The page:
Monday 16 July 2018


Norham Village

Norham is a quiet village in Northumberland close to the Scottish Border. It is home to the impressive ruins of Norham Castle and lies on the banks of the River Tweed. Norham is situated on the B6470 which runs from Swinton to the A698 (Berwick-Upon-Tweed to Coldstream road) linking it to Scotland via the LadyKirk and Norham Bridge over the River Tweed.

Norham was originally known as Ubbanford, due to its location at a crossing point over the River Tweed. Evidence of prehistoric settlements have been discovered in the area and it thought that there was a Roman settlement and camp on the south bank of the river. 

In AD 635 St Aidan, on his way from Iona to Lindisfarne crossed the river at Norham which later became a stopping point for travelling monks. In the 9th century the original wooden church was replaced by Ecgred of Lindisfarme with one built of stone. In AD 875 when Vikings attacked the monastery in Lindisfarne the fleeing monks, carrying relics of St Cuthbert rested at Norham. The Norman parish church built in 1175 is dedicated to St Cuthbert. 

Norham Castle was built in 1121 to defend the English Border. The original simple structure was destroyed by Scottish raids and was rebuilt with stone walls and a central keep. A medieval settlement grew up near the castle along with a salmon fishery. Although by the early 17th century the castle had fallen into disrepair the village continued to thrive and expand. In 1851 Norham Station opened but unfortunately the line became a casualty of the many closures in the 1960's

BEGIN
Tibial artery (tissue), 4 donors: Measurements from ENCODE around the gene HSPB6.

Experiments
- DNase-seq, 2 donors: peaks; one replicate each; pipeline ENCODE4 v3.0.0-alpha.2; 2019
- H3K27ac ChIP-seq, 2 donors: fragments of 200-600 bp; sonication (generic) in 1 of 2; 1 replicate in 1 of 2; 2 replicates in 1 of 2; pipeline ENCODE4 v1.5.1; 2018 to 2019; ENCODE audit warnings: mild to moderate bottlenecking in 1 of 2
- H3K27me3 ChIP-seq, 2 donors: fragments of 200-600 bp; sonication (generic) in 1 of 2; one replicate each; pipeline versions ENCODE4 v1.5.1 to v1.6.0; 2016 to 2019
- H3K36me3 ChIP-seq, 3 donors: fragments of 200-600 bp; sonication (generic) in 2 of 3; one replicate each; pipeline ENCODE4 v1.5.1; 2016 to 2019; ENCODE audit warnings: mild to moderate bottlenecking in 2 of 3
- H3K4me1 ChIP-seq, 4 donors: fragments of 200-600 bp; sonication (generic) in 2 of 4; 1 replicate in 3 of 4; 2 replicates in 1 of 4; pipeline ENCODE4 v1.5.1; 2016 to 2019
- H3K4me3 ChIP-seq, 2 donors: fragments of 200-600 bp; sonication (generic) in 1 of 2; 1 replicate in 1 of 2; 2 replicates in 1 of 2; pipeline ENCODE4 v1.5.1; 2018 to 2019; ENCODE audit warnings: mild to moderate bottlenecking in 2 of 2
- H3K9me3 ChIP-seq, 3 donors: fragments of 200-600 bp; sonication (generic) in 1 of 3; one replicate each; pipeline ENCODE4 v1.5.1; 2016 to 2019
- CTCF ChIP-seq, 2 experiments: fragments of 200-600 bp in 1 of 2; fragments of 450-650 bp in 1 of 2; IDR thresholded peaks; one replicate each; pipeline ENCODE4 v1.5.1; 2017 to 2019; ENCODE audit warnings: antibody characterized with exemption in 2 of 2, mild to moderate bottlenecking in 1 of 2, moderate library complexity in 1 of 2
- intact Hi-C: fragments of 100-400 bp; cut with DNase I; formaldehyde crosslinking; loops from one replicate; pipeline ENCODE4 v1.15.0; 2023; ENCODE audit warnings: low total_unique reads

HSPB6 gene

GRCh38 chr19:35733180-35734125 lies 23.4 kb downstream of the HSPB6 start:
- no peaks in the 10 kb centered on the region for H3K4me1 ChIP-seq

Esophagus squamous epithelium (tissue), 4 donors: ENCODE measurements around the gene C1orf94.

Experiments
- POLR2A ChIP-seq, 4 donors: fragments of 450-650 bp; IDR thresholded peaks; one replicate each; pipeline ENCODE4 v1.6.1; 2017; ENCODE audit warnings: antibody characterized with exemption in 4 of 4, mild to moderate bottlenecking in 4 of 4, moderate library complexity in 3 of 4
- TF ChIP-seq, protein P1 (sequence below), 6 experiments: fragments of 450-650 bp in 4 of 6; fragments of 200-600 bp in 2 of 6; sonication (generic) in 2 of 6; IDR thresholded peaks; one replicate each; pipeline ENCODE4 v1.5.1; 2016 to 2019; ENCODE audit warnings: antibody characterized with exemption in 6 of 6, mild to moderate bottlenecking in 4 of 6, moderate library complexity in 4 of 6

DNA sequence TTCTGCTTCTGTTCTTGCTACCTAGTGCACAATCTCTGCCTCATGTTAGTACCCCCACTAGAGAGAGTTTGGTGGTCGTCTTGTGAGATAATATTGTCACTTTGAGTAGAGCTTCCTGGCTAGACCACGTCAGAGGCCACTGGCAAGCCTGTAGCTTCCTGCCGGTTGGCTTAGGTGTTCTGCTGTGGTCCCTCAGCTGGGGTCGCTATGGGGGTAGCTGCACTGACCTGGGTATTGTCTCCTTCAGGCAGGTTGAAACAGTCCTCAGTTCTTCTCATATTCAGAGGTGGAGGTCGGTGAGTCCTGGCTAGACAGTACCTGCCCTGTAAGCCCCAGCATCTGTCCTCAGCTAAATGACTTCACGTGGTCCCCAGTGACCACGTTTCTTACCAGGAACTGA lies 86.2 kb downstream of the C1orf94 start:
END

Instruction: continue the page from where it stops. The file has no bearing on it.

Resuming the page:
Ladykirk and Norham Bridge and the River Tweed
The Ladykirk and Norham bridge is situated just outside Norham village straddling the border between England and Scotland. The impressive stone bridge was completed in 1887 and replaces an earlier timber bridge linking Norham with the Scottish village of Ladykirk.

The majestic River Tweed runs peacefully under the bridge and past Norham village on its way from Coldstream to Berwick upon Tweed. To enjoy a riverside walk decend some steps on the left on the Norham side of the bridge approaching from Ladykirk. Passing a bench on your right  the path takes you along the banks of the river before taking a right turn back into the village. Alternatively when approaching from Ladykirk take a right turn just after crossing the bridge towards the Boathouse. At the end is a footpath signposted to Twizel Bridge. Take this path and you can walk beside the peaceful river. 

Ladykirk And Norham Bridge

Approaching The Bridge From Ladykirk

River Tweed From Norham Bridge

River Tweed From Norham Bridge

River Tweed

River Tweed

Norham Castle
On a hill above the village, overlooking the river sits the substantial remains of Norham Castle. The castle was constructed in 1121 under the orders of the Bishop of Durham. Its purpose was to protect the bishopric in North Northumberland from the nearby Scots. Due to its proximity to the border the castle has had a turbulent history passing from English to Scottish control on many occasions.

During an invasion in 1138 the castle suffered substantial damage and remained derelict for several decades until it was rebuilt. By the end of the 16th century the castle was in a state of disrepair and was left to fall into ruin.

The impressive remains are open to the public ( April to September) to walk around and imagine the lives of many who have resided there.

Norham Castle

Norham Castle

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